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Personalized Shields Reduce Radiotherapy Tissue Injury

By MedImaging International staff writers
Posted on 12 May 2021
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Image: Clinical workflow for integrating personalized radioprotectant devices in RT (Photo courtesy of BWH)
Image: Clinical workflow for integrating personalized radioprotectant devices in RT (Photo courtesy of BWH)
3D-printed devices derived from CT images can shield healthy structures in the gastrointestinal (GI) tract during radiation therapy (RT) procedures, according to a new study.

Developed at Brigham and Women's Hospital (BWH; Boston, AM, USA), the Massachusetts Institute of Technology (MIT; Cambridge, MA, USA), Massachusetts General Hospital (MGH; Boston, USA), and other institutions, the personalized shields were designed and contoured on diagnostic CT scans using the open-source 3D Slicer software app. The contours were then generated into 3D models, and the personalized radioprotective shields were 3D-printed with high atomic number materials to block gamma and x-rays and reduce radiation backscatter.

In initial testing on rats and pigs, the researchers found that the devices could protect healthy tissue in the mouth and rectum in rats and were feasible and reproducible in pigs. In human simulation studies, dosimetric modeling showed a 30% dose reduction to the normal buccal mucosa in maxillofacial cancer patients, and a 15.2% dose reduction in the rectum for prostate cancer patients. They also suggest that the new shields are more cost-effective than a hydrogel rectal spacer. The study was published on April 27, 2021, in Advanced Science.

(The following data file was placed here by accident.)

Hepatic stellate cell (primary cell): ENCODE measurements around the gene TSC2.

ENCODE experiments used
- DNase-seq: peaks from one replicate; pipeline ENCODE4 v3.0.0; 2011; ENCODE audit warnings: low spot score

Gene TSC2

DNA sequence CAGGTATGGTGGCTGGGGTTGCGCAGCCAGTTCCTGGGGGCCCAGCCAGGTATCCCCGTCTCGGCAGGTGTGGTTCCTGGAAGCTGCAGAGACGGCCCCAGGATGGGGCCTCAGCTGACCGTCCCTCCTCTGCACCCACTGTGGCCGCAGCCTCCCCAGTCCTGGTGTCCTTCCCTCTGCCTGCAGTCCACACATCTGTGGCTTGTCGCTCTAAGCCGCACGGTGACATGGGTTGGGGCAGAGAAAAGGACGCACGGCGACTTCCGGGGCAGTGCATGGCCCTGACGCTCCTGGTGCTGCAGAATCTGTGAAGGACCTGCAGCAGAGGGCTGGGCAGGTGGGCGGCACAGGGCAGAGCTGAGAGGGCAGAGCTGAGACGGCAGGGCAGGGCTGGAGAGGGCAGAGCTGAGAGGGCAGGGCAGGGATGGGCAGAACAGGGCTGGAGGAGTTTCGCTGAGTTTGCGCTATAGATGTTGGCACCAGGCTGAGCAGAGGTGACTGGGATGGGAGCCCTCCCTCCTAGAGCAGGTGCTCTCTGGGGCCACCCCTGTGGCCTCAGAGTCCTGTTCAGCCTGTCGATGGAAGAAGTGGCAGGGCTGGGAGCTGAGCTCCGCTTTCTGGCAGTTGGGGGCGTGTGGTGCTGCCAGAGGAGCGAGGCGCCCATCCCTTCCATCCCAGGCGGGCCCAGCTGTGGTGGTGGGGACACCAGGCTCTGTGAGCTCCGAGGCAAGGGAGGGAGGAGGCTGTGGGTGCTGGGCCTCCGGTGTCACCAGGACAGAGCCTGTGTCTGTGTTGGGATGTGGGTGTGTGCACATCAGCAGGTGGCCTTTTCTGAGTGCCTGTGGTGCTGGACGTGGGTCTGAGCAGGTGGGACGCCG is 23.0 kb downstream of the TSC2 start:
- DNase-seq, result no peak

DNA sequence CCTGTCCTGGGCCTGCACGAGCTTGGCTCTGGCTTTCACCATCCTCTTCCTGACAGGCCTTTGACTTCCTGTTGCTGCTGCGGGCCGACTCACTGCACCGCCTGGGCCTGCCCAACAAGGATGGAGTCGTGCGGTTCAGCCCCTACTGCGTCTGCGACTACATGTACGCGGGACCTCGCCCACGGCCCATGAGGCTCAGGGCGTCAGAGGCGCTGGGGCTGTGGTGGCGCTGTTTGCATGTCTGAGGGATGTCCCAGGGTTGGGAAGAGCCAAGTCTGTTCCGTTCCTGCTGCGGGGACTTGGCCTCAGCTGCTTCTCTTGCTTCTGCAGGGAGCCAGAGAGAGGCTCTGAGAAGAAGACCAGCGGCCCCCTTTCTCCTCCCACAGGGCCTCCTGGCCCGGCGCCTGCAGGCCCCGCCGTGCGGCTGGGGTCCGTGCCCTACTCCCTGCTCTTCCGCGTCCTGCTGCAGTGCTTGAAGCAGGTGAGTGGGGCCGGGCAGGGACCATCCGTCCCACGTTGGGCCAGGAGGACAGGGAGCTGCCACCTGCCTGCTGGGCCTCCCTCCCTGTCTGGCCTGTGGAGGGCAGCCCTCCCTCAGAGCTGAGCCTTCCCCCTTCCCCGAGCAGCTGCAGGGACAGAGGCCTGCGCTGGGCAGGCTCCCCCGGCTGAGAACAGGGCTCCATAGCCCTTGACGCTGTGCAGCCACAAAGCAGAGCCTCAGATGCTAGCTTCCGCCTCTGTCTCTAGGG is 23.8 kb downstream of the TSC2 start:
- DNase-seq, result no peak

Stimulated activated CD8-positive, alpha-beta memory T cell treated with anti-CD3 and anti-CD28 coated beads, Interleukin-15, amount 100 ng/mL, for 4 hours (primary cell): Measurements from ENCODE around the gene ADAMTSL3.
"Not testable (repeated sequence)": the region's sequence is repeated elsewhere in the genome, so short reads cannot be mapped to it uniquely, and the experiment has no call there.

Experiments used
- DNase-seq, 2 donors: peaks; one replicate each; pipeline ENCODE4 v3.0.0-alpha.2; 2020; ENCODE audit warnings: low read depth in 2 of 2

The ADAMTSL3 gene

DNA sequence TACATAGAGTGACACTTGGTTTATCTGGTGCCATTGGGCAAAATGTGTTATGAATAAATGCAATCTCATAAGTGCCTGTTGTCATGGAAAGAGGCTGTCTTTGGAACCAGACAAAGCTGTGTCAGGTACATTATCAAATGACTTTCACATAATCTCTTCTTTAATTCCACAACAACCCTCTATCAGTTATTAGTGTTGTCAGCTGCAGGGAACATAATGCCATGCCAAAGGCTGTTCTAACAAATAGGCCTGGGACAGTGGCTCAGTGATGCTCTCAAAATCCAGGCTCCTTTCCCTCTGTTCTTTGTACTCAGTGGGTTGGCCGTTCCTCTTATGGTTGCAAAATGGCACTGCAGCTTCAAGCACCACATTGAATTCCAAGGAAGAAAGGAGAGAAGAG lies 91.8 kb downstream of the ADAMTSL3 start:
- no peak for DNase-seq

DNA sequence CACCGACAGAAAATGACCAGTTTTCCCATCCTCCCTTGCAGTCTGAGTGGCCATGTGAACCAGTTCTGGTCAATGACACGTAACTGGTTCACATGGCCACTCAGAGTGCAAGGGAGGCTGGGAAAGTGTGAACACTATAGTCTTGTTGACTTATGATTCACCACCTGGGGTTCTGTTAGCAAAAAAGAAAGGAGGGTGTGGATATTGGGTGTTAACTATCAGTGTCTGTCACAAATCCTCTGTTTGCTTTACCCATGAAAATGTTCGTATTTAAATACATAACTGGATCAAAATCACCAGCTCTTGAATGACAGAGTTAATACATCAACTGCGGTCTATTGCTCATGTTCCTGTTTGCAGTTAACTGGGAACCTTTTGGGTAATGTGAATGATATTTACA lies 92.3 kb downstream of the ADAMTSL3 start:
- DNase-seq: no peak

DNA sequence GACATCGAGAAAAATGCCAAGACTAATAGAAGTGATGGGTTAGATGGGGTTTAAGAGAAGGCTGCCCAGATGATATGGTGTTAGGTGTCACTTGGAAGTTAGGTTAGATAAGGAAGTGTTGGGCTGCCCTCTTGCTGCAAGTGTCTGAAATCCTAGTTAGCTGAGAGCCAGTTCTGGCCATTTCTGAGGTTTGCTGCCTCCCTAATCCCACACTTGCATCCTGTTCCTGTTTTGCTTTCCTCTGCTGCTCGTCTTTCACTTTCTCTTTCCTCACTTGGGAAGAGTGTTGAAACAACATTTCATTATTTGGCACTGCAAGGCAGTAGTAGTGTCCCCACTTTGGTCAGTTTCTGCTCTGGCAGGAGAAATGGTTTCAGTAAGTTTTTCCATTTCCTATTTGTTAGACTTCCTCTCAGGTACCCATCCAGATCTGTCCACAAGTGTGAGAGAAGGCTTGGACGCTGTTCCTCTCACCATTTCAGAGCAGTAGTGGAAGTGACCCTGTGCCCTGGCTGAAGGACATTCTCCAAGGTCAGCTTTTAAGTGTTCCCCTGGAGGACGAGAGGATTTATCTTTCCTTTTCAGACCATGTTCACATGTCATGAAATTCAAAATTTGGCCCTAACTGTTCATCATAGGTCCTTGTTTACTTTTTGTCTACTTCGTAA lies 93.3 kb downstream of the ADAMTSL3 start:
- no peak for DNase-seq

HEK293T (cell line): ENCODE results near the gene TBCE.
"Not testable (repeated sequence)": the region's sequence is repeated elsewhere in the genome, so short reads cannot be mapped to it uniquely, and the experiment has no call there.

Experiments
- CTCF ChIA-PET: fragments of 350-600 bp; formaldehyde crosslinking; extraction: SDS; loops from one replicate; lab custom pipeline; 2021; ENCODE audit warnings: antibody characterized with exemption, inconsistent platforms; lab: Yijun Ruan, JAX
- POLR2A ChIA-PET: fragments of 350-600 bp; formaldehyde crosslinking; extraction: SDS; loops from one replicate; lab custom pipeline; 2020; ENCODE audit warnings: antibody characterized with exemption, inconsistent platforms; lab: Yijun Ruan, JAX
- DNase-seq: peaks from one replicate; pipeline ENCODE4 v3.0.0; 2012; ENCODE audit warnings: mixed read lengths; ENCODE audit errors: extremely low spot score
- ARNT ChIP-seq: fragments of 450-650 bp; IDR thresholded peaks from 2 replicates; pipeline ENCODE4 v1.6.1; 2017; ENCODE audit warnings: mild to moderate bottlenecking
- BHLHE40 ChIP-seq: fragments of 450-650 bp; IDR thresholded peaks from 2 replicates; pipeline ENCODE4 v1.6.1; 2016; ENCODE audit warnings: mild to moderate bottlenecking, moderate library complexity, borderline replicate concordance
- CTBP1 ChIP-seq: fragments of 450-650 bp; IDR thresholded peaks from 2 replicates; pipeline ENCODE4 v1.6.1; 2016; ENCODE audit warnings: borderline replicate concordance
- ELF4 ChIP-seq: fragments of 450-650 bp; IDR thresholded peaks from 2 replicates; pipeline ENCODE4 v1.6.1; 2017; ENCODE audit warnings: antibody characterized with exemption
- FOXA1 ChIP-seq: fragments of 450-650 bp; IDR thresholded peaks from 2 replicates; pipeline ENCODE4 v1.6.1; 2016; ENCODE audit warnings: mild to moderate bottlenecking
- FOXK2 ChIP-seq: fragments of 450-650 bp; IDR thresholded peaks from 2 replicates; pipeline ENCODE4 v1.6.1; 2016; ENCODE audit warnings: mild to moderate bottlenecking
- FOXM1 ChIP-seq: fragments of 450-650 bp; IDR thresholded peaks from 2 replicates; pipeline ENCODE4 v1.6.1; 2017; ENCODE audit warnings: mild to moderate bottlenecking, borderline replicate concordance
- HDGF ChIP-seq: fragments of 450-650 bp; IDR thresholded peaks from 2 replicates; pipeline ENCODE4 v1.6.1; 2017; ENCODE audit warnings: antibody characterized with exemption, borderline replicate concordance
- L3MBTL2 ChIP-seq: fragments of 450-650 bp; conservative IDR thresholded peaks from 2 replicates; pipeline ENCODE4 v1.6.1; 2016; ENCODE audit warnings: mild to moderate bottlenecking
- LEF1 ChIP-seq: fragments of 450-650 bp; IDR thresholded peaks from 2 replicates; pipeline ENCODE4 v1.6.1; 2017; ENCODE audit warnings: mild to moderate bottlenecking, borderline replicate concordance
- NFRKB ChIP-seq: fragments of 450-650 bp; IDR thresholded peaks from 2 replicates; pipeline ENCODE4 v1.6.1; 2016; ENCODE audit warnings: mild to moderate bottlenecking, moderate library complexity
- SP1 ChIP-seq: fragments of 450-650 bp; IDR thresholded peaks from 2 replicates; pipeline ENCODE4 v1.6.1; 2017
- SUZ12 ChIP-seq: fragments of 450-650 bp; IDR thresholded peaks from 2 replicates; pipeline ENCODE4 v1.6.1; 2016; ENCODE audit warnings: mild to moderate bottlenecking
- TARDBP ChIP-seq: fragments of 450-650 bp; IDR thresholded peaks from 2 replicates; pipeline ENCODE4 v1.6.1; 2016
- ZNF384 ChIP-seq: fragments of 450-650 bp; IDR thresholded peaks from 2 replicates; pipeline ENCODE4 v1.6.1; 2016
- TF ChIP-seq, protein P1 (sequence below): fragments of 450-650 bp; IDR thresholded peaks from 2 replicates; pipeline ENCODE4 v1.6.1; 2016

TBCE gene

“Personalized 3D‐printed radioprotectant devices may have great potential to reduce radiation toxicity in clinical settings where radiation is used, including neoadjuvant and adjuvant therapy, curative treatment, and palliative treatments,” concluded lead author James Byrne, PhD, of BWH, and colleagues. “This personalized approach could be applicable to a variety of cancers that respond to radiation therapy, including head and neck, lung, prostate, anal, skin, and gynecological cancers, sarcomas, and lymphomas.”

Most cancer patients undergoing RT will develop colateral tissue injury as a result of treatment. The toxicities are dependent upon the location of treatment, with the most common toxicities involving the oral cavity and gastrointestinal (GI) tract in the forms of oral mucositis, esophagitis, and proctitis. This injury may lead to severe morbidity and, ultimately, treatment breaks or discontinuation that adversely impact tumor cure rates.

Related Links:
Brigham and Women's Hospital
Massachusetts Institute of Technology
Massachusetts General Hospital



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